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Re: A search for a good citation on the relative effects of SNR & overall level for perceiving speech in noise



Hi Stuart,

One of the simplest demonstrations is in the classic Hawkins & Stevens paper
on the critical ratio (JASA 22, 6-13 (1950)). They had listeners ( maybe just Joe and Smitty) adjust a reading of Adam Smith's Wealth of Nations" (uniformly uninteresting) to the "thresholds of audibility and of intelligibility." The SNR was independent of level over a wide range. The difference between the the
two thresholds also remained nearly constant as I recall. There is a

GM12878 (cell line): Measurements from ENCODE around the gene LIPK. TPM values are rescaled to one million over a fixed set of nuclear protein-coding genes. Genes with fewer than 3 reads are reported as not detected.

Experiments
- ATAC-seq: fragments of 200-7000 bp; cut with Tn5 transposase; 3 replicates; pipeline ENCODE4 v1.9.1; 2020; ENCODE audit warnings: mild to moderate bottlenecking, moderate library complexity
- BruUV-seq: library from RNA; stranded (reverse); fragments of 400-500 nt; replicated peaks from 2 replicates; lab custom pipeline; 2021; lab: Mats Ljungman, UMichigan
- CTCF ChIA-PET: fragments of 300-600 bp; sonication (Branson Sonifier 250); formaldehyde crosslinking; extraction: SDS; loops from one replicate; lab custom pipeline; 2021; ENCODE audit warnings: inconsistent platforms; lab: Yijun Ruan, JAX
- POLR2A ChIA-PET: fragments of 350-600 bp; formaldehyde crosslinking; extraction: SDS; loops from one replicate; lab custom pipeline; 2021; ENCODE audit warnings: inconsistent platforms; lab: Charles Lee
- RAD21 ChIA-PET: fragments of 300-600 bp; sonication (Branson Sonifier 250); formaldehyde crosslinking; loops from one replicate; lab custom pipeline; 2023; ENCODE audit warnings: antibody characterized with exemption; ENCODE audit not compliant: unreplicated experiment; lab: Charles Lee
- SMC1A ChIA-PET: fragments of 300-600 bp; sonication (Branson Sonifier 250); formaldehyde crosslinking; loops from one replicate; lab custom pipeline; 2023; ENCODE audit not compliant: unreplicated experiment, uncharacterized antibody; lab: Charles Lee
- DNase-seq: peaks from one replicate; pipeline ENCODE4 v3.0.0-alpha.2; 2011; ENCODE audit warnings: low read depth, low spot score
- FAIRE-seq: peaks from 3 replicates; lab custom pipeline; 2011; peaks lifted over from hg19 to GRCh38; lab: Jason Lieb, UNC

nice simple graph in the paper.


    Jim

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Quoting Stuart Rosen <stuart@xxxxxxxxxxxxxxxxxxx>:

I would be grateful for some references to work showing what we all
know to be true -- that the primary determinant of performance for
speech in noise for audiometrically normal listeners is the SNR,
depending little or not at all on overall level (at least over a
fairly wide range of moderate levels).

For those interested, this is a nice study on the extent to which
speech perception is invariant across level for a wide range of
levels:

USE OF COMFORTABLE LISTENING LEVELS IN SPEECH EXPERIMENTS
Author(s): SIMON, C
Source: JOURNAL OF THE ACOUSTICAL SOCIETY OF AMERICA   Volume: 64
Issue: 3   Pages: 744-750   Published: 1978

Yours - Stuart

P.S. I hope I am not opening a can of worms here!

P.P.S. I have done some searching but cannot find anything relevant.

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